Wednesday, September 23, 2009
I had a lot of strange dreams last night. I don't remember most of them, but the last one I had before I woke up stuck with me. In the dream, Dad's phone number was still programmed into my cellphone, and I dialed it by accident, and he answered. I was surprised, because he was dead, but we had a friendly chat. But he was vague and out of it -- pretty much the way he was the last few days of his life -- and couldn't really tell me where he was or how he was.
We didn't have much to talk about, since I couldn't get a coherent answer out of him. So I told him I had to go, and he said, sounding annoyed and plaintive, "Stay on the phone! Just talk to me for ten minutes!"
And then I woke up, feeling sad and guilty. While he was alive, he kept wanting to see more of me, to spend more quality time with me, but I was always running around coordinating medical care, trying to juggle his life on top of mine. We very rarely got the chance simply to visit. Now I regret that, although I'm not sure what else I could have done. But the dream left me feeling like I'd let him down, abandoned him, refused to honor his wishes.
Anyway, I spent the morning working at home, and then dashed to the gym for a quick swim before my first class. I had plenty of time, and ordinarily would have gotten to campus at least half an hour before the class started.
Instead, as I was leaving the gym, I managed to lock my keys and my cellphone inside my car. Aaaaargh! I raced back to the health club, used their phone to call AAA, raced back to the garage to wait for AAA, raced back to the gym, ten minutes after AAA should have arrived, to call work and have someone tell my class to start without me (it's a workshop class, so that's possible), and then raced back to the garage again and found AAA waiting for me.
I managed to get to class only about fifteen minutes late, and we got everything done I'd wanted to do, but it was still a discombobulating start to the workday.
And then, in my second class, only twelve of twenty students showed up. I know that several people were sick -- including someone who came to class and whom I sent home, with strict orders not to come back until he'd been fever-free for twenty-four hours -- but it was still an awfully low census. And that kind of situation raises difficult teaching issues: do you cover material all the students will need, even if almost half are missing, or do you veer from your lesson plan into "extra" stuff, or what? I wound up more or less doing the first, but I really wish more of them had been there.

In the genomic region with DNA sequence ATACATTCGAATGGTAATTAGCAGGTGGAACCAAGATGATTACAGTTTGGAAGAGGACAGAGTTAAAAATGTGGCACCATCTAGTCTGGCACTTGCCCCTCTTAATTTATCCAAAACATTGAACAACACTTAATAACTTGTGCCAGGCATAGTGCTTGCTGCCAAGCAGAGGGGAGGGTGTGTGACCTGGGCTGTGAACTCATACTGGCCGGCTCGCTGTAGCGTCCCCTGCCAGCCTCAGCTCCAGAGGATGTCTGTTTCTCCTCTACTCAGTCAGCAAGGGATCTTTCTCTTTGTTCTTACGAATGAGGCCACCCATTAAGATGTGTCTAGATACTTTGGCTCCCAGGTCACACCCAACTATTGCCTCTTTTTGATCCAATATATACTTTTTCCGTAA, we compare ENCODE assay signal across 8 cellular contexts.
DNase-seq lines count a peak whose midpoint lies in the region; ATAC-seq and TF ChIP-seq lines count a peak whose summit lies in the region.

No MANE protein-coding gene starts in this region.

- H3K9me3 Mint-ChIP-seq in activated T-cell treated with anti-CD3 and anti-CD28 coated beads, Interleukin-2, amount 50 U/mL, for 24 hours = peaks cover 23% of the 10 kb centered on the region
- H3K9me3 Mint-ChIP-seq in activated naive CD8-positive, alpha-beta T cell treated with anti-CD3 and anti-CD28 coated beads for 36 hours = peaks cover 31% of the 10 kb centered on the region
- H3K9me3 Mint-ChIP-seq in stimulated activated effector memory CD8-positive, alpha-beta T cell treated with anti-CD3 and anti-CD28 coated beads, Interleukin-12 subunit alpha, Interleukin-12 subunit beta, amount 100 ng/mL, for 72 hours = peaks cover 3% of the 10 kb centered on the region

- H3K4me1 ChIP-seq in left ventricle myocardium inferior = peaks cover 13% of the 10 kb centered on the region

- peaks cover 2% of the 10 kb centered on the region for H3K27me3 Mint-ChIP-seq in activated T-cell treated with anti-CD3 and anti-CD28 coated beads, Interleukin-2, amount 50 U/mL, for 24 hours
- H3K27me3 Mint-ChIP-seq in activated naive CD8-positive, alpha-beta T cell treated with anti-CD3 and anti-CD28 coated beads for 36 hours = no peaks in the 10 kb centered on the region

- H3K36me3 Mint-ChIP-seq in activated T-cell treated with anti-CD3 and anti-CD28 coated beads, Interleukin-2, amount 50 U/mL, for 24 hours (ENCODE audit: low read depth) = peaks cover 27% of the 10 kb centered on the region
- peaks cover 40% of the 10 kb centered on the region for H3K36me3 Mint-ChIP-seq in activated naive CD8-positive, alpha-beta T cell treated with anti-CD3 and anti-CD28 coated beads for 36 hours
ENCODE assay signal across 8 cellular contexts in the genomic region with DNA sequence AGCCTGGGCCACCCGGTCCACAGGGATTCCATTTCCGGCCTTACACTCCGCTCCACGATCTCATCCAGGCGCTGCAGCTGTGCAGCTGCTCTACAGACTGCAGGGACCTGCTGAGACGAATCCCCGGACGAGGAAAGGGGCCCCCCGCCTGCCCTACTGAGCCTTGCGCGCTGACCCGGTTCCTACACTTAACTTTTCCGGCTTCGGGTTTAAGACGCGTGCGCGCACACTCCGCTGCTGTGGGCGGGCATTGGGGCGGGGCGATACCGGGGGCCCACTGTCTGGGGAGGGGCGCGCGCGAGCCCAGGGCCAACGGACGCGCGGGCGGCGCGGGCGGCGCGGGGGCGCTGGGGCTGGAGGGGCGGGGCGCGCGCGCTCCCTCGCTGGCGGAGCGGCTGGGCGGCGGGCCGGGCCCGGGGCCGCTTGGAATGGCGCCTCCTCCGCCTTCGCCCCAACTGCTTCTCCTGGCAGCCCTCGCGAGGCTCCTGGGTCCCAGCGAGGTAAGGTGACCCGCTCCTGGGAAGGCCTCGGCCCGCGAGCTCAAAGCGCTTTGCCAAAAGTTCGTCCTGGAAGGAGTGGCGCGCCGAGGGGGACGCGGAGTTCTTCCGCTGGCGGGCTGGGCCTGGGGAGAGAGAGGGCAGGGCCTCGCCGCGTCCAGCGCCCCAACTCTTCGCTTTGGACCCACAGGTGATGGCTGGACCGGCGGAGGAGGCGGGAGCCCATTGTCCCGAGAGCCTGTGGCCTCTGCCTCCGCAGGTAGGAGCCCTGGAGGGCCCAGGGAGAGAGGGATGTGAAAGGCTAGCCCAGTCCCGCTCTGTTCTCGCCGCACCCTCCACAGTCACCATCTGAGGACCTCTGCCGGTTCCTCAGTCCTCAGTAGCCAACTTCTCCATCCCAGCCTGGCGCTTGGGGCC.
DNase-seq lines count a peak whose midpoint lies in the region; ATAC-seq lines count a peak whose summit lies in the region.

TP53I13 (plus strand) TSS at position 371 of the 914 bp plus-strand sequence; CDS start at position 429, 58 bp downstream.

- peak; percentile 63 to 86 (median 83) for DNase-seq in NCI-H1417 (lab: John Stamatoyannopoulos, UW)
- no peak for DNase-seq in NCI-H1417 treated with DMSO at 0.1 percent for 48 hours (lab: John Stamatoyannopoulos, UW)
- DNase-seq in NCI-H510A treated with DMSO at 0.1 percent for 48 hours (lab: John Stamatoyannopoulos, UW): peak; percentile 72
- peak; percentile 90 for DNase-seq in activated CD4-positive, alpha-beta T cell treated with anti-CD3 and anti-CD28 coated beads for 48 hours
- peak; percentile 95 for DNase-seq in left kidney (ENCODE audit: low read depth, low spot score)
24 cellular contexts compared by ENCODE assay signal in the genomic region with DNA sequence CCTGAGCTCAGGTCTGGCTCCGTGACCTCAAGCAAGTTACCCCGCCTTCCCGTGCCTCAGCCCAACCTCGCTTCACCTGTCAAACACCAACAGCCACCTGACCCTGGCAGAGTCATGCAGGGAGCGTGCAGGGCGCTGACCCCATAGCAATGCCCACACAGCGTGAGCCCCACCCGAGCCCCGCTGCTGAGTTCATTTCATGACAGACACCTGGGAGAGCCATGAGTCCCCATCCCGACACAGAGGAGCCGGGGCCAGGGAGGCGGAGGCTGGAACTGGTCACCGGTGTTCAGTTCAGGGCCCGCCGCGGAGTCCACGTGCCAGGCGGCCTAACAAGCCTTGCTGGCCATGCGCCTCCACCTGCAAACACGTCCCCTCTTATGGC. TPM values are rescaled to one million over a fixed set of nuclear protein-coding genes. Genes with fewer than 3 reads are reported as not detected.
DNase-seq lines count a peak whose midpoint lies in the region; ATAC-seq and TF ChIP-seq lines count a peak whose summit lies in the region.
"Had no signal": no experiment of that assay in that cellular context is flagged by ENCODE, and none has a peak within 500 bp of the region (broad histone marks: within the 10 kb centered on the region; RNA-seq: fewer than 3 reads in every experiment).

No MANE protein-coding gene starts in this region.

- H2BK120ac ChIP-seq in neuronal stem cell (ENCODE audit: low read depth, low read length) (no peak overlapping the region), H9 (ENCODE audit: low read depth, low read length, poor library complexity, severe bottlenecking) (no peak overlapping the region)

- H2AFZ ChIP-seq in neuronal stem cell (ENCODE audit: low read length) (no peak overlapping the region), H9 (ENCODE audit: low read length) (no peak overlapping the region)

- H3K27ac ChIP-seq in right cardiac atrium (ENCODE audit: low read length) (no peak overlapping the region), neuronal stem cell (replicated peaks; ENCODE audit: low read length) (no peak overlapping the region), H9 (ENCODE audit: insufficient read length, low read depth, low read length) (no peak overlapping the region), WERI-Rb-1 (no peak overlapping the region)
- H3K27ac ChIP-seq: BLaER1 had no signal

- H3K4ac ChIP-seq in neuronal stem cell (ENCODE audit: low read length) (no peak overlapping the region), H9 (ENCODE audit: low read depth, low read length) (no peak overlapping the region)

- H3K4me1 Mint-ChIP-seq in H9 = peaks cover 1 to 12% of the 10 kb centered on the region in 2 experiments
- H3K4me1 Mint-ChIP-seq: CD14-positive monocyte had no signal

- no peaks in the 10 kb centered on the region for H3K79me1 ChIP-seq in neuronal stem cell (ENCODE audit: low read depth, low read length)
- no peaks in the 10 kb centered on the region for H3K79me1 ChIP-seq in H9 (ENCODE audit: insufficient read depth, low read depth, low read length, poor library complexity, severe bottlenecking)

On a happier note, I've now found a reasonably comfortable fiddle position -- although I think I'm still going to buy a gel chinrest -- and managed to keep Felicity anchored, with only minor hand adjustments, for sixteen minutes. Not bad! I just hope I was using the correct position; Gary wasn't sure. Felicity was parallel to the floor, but not along the same line as my back, if that makes sense. She was at an angle to my back.
I've been concentrating on the fiddle and really need to catch up with the bow. In the meantime, though, I've been disobeying instructions and touching bow to strings. Last night I figured out basic scales (my technique and tone both suck, but I'm getting some sense of how the instrument works), and even managed to scratch one out with my eyes closed, not looking at the tape markers on the fingerboard. And tonight I topped that by sounding out a very wobbly, scratchy version of the first bar or so of that infamous melody . . . the bane of violin students and their loved ones everywhere . . . the tune that sets neighborhood dogs howling and drives apartment dwellers mad . . . (drumroll, please), the dreaded "Twinkle, Twinkle Little Star."
I've always hated "TTLS." I even threw a hissy fit when Charlene mentioned it last week, and made her promise that I'd get to start with something else instead. But having produced a scratchy, wobbly version of the first few notes, I now find I'm much fonder of it.
Funny how that works!
On a somber note again, I realized tonight, with a start, that the wood-and-varnish smell of the body of the fiddle reminds me a lot of how Dad's boat always smelled. The scroll, though, smells sweet and spicy, a bit like cinnamon. It reminds me of Christmas.